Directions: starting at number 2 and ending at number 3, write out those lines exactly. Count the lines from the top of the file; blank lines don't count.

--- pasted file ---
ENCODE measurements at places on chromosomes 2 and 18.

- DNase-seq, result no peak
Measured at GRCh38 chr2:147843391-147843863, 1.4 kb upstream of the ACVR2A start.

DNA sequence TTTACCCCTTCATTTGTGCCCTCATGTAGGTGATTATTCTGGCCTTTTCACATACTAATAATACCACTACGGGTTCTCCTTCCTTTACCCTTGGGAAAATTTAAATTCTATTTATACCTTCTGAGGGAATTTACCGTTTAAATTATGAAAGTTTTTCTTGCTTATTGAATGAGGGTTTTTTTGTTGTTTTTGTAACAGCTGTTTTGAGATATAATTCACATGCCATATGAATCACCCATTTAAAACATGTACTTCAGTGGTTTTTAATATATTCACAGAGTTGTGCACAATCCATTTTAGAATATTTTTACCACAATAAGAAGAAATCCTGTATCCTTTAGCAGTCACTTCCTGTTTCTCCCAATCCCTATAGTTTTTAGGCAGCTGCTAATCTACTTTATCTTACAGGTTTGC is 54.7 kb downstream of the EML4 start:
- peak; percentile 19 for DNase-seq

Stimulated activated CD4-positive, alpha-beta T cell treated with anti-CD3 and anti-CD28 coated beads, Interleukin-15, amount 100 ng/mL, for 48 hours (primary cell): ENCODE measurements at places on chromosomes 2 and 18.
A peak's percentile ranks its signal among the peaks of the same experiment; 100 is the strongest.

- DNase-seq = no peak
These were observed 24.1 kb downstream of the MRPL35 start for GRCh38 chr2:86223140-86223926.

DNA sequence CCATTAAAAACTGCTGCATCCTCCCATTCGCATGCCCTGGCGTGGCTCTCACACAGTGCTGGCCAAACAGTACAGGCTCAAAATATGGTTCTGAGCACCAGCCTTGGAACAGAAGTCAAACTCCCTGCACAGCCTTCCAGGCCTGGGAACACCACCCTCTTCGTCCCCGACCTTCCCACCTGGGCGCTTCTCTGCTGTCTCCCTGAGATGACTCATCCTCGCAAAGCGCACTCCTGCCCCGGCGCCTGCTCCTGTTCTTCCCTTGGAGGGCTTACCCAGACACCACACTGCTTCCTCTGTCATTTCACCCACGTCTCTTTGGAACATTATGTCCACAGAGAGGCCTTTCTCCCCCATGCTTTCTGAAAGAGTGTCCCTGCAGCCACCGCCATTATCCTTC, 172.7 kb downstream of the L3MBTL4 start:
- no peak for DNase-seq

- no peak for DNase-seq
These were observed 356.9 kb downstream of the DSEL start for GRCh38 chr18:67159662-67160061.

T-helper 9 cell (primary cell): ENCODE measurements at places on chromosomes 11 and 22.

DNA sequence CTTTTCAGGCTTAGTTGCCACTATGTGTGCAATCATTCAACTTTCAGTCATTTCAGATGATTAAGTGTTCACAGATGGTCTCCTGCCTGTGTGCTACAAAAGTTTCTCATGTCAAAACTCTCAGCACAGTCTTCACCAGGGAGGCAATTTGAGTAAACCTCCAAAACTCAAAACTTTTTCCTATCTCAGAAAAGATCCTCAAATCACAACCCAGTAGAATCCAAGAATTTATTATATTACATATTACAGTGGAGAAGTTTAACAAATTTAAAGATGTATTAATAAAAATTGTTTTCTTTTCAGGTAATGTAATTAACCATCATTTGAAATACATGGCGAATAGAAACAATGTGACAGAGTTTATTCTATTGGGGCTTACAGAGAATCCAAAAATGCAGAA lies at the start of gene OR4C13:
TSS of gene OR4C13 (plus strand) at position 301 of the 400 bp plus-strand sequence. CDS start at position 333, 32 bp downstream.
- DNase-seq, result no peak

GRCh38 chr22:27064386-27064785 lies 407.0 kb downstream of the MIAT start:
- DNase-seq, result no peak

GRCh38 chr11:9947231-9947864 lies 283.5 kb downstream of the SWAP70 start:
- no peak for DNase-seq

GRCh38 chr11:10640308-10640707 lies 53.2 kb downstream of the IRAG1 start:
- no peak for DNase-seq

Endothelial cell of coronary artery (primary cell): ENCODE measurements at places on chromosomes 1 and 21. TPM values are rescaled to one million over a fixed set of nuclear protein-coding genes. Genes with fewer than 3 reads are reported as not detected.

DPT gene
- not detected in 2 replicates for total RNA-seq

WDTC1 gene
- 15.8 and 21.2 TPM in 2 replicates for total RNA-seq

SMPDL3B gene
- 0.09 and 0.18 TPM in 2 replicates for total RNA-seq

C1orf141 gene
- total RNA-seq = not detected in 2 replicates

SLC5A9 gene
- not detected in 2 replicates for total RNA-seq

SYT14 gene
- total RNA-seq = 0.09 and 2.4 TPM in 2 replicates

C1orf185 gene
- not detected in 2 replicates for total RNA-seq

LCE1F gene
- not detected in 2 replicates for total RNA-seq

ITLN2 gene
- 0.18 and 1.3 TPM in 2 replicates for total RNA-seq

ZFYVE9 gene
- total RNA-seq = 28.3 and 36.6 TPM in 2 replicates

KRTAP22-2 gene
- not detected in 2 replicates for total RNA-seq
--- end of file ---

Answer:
- DNase-seq, result no peak
Measured at GRCh38 chr2:147843391-147843863, 1.4 kb upstream of the ACVR2A start.